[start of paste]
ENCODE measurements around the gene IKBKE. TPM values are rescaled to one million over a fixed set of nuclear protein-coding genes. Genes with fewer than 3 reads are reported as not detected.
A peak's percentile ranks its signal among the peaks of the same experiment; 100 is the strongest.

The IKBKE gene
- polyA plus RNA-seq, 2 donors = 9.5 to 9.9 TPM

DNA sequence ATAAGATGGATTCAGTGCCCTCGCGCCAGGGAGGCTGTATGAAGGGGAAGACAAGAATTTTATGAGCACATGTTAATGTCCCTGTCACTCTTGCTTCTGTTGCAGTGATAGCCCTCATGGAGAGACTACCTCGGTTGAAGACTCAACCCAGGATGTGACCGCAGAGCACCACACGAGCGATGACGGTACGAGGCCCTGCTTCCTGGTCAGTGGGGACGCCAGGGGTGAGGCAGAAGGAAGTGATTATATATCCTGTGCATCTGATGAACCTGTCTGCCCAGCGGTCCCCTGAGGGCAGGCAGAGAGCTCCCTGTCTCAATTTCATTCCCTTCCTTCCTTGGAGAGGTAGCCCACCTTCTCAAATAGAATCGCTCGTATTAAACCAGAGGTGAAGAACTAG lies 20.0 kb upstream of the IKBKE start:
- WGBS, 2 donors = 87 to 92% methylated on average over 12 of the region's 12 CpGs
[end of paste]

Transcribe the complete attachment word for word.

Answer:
ENCODE measurements around the gene IKBKE. TPM values are rescaled to one million over a fixed set of nuclear protein-coding genes. Genes with fewer than 3 reads are reported as not detected.
A peak's percentile ranks its signal among the peaks of the same experiment; 100 is the strongest.

The IKBKE gene
- polyA plus RNA-seq, 2 donors = 9.5 to 9.9 TPM

DNA sequence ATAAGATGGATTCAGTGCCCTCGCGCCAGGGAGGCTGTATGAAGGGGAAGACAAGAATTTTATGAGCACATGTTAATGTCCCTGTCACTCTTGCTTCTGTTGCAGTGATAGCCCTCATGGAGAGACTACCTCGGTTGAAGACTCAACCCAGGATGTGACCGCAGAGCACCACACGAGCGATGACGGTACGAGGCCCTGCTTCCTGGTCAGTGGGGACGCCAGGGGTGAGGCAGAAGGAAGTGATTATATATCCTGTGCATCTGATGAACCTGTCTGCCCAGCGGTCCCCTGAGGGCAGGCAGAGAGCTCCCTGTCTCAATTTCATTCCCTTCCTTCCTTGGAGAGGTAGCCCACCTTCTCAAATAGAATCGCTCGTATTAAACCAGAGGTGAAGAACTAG lies 20.0 kb upstream of the IKBKE start:
- WGBS, 2 donors = 87 to 92% methylated on average over 12 of the region's 12 CpGs